Monday, June 30, 2008

Writing In A Flash

I don't believe in writer's block. I've said that many times. However, I'm not naive, and I know that we sometimes come to a screeching halt with whatever story we're writing. The question is, what do we do?

I've discovered a few things that keep me writing, keep me moving forward. When I get to chapter nine and find I'm not sure how to begin chapter ten, I think about those scenes that have played out in my head, but fit further along in the story. Then I write them. Sure, there's a gap between where I stopped the story and the scene that may or may not appear in chapter fifteen. But--I'm writing. I'm creating. I'm not sitting and staring at a blank computer screen.

Some of my colleagues write flash fiction, short stories and poetry. I've written short stories, and I have a flash fiction piece recently accepted for publication next year. Flash fiction is particularly a great exercise to hone our skills for being concise and using an economy of words to describe our characters and their situations. It's a story of less than 1,000 words that has a beginning, a middle, an end and, ususally, an unexpected twist. There is an art to this form of writing. And it can be fun.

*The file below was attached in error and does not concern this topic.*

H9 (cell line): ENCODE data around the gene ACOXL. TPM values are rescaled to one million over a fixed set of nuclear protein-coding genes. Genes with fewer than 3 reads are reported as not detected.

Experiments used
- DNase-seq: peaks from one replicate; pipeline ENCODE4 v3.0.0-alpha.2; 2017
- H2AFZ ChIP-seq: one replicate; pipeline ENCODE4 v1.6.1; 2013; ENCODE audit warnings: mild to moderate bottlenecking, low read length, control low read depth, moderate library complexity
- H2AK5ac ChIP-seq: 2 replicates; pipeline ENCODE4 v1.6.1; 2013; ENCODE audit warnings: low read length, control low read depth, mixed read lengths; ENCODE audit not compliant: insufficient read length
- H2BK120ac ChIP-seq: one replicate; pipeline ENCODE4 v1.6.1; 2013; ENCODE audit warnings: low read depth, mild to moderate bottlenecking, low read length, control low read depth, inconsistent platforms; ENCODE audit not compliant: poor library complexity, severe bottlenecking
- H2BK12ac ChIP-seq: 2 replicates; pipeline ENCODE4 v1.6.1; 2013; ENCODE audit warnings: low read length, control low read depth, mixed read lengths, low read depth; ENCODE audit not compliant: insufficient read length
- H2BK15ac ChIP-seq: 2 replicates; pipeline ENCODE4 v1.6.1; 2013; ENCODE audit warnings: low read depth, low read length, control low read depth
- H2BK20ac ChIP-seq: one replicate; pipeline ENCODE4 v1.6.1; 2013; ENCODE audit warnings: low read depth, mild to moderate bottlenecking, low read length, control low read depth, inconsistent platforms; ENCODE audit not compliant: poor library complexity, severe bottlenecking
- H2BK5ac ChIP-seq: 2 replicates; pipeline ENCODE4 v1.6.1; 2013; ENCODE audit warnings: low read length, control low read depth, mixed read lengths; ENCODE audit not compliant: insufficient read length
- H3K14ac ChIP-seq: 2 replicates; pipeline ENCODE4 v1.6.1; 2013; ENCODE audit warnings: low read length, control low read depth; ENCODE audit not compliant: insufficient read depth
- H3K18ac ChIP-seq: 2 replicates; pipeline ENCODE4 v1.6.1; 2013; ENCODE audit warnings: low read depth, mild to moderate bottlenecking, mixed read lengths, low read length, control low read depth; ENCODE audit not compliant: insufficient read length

A third tactic for keeping my story alive and moving forward is brainstorming--talking the story out with another writer or critique partner. This opens your mind to new possibilities in your story. And it's not always what the other person suggests, but what you hear yourself say aloud about your story as you talk it through that energizes you to continue.

We all stall out at times, uncertain about the next line, the next scene, or how to get from where we are to the story's end. The most important thing is to not remain stuck. Write something, anything. Keep the creative juices flowing, even if you have to write a short essay about the frustration of being stuck.

Trust me. The next word will come to you -- in a flash.

Now, go. Write something.